Saturday, January 31, 2004

Satellite radio sound salvation


Tune out commercials

By Carol Traeger
Enquirer contributor

Hear sample programs

To find out more about channel offerings, subscriptions, vehicle availability, and to listen to some sample programs, check out the companies' Web sites at www.xmradio.com, www.sirius.com

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One of the greatest things about driving alone is being able to play whatever music you want, as loudly as you want, and sing along to it as crazily as you want, without anybody giving you grief about it.

But sooner or later, even you get tired of listening to yourself. Or the same old radio station. Or your same old CD collection. Suddenly, you hunger for something more. Something different. Something new. Something totally beyond your normal listening horizons.

That's when you'll discover satellite radio.

Anyway, that's how it happened to me. I was about two hours into a six-hour drive in a Cadillac CTS, when I got so sick of my CDs and searching for a station with decent reception, that I deigned to give satellite radio a try.

I wound up listening to four straight hours of XM satellite radio. During that time, I encountered absolutely no static, no lost signals, no inane disc jockey banter, and only about five minutes of commercials. Better yet, I learned important things like what Christina Aguilera sounds like (MIX channel), what kind of plants grow in the Grand Canyon (Discovery Channel), what kind of childhood L'il Kim had (VH1), and what the weather in Los Angeles was like (Weather Channel). Oh, and I laughed at a Bob Newhart comedy special (Laugh USA). Every time a new song or program came on, the Cadillac's navigation screen displayed the channel, artist's name and song/program title.

What is satellite radio?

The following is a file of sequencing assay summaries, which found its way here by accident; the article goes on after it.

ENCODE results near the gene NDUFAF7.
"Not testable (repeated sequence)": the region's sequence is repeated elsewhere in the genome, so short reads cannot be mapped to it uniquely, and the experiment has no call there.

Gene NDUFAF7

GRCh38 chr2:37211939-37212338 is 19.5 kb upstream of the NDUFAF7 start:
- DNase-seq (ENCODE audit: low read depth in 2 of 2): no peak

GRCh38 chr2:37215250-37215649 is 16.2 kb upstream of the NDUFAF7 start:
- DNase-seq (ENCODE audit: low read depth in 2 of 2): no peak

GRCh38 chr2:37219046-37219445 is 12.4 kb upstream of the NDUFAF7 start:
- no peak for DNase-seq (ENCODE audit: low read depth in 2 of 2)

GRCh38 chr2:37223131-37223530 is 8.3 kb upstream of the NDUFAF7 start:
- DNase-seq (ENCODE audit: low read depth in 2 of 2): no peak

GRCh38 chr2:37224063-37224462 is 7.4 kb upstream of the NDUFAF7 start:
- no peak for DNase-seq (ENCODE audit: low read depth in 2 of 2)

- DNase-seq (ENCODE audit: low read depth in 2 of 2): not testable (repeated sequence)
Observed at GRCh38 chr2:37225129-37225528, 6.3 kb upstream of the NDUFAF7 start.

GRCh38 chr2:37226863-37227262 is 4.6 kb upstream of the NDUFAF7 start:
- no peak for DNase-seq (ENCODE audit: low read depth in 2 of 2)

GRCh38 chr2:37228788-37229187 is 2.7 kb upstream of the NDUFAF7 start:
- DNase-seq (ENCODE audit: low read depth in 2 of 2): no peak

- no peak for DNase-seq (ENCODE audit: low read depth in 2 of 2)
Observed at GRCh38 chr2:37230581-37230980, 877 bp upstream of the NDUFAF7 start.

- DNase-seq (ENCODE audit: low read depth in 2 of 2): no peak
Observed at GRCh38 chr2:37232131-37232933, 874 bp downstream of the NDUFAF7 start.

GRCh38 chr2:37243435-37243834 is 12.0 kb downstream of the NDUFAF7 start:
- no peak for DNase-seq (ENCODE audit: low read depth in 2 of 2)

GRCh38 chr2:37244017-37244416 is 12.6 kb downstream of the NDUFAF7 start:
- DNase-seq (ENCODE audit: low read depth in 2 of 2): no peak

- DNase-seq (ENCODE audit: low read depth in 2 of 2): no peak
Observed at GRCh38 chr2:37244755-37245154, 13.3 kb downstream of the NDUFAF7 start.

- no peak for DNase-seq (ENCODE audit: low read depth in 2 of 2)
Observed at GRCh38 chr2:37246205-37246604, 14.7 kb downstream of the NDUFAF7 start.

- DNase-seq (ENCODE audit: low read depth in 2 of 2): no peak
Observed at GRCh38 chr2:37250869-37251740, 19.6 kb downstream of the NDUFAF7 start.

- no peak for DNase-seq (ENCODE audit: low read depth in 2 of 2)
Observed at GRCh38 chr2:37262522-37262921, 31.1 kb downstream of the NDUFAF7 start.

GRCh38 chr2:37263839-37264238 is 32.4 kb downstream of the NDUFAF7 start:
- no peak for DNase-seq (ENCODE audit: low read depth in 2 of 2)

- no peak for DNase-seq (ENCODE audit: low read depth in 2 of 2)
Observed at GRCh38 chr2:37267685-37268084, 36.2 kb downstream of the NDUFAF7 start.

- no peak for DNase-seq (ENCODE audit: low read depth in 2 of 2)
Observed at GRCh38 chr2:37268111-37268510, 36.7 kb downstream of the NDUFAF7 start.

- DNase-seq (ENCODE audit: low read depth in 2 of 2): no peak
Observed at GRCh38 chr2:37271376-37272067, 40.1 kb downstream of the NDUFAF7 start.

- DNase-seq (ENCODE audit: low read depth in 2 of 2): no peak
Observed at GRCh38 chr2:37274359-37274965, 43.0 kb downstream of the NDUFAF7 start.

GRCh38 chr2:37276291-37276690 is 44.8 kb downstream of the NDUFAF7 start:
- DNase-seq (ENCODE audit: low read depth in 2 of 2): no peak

Think of satellite radio as the audio equivalent of satellite TV. Unlike AM and FM radio, which are broadcast locally, satellite radio uses satellites to beam digital signals to specially equipped cars and homes throughout the contiguous 48 states.

Currently, only two companies offer satellite radio in the U.S.: XM radio and Sirius Radio. Both companies offer more than 100 stations - many commercial free - to subscribers for a monthly fee.

XM Radio

The most established company is XM Radio, which started broadcasting in September 2001, and currently boasts 1.3 million subscribers. Operating out of 80 studios in Washington, D.C., XM produces shows and beams them up to two satellites (one nicknamed "Rock," and the other "Roll"). The satellites transmit the digital signal to 1,000 repeaters spread throughout the country to ensure that listeners in every nook and cranny receive the signal. Subscribers pay $9.99 per month for access to all of XM's 100 stations: 68 music channels, and 32 news/talk stations.

Sirius Radio

The younger and smaller of the two companies, Sirius Radio, began broadcasting in July 2002 and currently has 261,000 subscribers. Operating out of studios in New York City's Rockefeller Center, the company beams its programs to three orbiting satellites, which in turn transmit the signal to 100 repeaters across the country. Sirius offers 105 stations and charges subscribers $12.95 per month.

Automaker partners

If you're a new-car shopper who wants satellite radio, you can usually have it factory installed, but you won't always get to choose between XM and Sirius.

GM and Honda/Acura are part owners of XM Radio, and therefore they offer only XM in their vehicles (including Isuzu and Saab). XM also is offered in Toyota/Lexus/Scion vehicles, and in select Avis rental cars.

Sirius has signed deals with Chrysler, Mercedes-Benz, Ford (including Mazda, Volvo, Land Rover, and Jaguar), and BMW (including Mini). Sirius also is available in select Hertz rental cars. Currently, Audi and Nissan/Infiniti are the only automakers that offer buyers a choice of either Sirius or XM.